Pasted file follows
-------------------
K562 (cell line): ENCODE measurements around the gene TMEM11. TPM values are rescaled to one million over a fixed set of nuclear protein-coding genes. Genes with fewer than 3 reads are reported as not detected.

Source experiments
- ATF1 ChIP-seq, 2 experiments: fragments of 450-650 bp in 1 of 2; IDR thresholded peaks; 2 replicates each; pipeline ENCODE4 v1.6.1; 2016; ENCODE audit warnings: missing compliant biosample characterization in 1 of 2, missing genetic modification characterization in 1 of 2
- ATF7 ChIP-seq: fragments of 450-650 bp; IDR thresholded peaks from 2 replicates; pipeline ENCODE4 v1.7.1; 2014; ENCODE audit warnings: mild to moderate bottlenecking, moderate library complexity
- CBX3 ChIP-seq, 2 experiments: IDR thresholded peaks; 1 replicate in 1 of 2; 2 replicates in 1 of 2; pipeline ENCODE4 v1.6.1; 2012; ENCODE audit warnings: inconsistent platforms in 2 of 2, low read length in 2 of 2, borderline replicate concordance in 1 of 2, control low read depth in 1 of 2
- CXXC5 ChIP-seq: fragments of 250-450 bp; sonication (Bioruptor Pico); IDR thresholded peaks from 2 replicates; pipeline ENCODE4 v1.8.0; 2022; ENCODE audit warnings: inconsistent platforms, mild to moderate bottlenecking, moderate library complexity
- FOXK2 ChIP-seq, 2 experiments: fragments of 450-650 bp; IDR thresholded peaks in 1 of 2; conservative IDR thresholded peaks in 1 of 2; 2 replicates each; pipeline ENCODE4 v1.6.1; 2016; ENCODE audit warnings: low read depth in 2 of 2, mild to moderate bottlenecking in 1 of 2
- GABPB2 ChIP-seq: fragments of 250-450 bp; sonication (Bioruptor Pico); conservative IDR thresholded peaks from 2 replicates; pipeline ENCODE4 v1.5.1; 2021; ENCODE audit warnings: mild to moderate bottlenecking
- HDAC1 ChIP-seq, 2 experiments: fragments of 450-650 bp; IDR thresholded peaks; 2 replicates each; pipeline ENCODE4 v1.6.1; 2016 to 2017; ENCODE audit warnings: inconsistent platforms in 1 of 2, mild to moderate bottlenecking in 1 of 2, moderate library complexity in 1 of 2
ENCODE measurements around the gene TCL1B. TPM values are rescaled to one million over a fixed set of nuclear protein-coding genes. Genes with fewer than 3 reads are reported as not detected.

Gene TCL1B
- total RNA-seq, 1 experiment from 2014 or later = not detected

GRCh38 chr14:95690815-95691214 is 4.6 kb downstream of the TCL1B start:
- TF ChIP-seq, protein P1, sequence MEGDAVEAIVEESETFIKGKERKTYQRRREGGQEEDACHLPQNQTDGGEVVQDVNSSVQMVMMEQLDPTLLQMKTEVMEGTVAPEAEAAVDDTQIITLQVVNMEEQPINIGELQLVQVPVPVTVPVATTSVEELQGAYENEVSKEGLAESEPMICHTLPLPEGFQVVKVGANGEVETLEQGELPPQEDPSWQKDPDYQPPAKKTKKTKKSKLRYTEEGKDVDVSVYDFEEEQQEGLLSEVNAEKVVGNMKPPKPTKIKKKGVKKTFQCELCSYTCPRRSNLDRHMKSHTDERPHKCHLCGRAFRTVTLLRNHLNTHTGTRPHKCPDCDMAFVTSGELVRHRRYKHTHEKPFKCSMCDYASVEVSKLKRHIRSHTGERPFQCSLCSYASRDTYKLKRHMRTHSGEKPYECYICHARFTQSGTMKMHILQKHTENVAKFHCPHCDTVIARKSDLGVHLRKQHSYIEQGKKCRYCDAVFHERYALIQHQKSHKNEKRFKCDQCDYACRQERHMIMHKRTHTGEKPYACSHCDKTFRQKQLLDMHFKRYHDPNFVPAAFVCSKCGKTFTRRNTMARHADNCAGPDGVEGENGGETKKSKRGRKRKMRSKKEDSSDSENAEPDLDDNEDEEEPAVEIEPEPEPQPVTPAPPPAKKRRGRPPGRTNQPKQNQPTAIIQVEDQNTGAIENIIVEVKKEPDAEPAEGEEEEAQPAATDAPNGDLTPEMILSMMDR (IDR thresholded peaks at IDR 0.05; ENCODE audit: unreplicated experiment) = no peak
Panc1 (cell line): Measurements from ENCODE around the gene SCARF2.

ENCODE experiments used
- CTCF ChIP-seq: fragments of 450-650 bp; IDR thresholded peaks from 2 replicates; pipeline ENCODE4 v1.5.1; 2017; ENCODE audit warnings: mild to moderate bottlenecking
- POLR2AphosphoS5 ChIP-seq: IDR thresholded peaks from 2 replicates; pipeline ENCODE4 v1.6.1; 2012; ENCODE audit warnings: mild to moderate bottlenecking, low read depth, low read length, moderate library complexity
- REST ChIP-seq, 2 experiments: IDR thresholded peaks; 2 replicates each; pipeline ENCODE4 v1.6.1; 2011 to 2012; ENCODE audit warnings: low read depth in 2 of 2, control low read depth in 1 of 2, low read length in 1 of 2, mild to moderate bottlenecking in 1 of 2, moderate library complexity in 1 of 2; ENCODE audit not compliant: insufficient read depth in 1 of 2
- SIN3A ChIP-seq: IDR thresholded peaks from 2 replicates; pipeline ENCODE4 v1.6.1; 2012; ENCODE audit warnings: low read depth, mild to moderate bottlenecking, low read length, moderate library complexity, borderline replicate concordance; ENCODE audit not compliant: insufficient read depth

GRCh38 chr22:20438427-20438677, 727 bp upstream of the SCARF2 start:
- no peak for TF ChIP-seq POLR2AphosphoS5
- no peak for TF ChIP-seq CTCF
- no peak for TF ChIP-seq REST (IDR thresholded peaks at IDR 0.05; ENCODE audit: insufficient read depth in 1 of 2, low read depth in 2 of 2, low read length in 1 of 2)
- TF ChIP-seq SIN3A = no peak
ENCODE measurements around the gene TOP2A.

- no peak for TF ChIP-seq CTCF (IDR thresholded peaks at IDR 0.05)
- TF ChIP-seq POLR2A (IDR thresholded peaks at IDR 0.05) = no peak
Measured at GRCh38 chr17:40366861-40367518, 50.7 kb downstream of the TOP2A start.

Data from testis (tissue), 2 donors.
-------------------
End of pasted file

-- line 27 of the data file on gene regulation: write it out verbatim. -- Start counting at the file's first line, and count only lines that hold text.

- no peak for TF ChIP-seq CTCF (IDR thresholded peaks at IDR 0.05)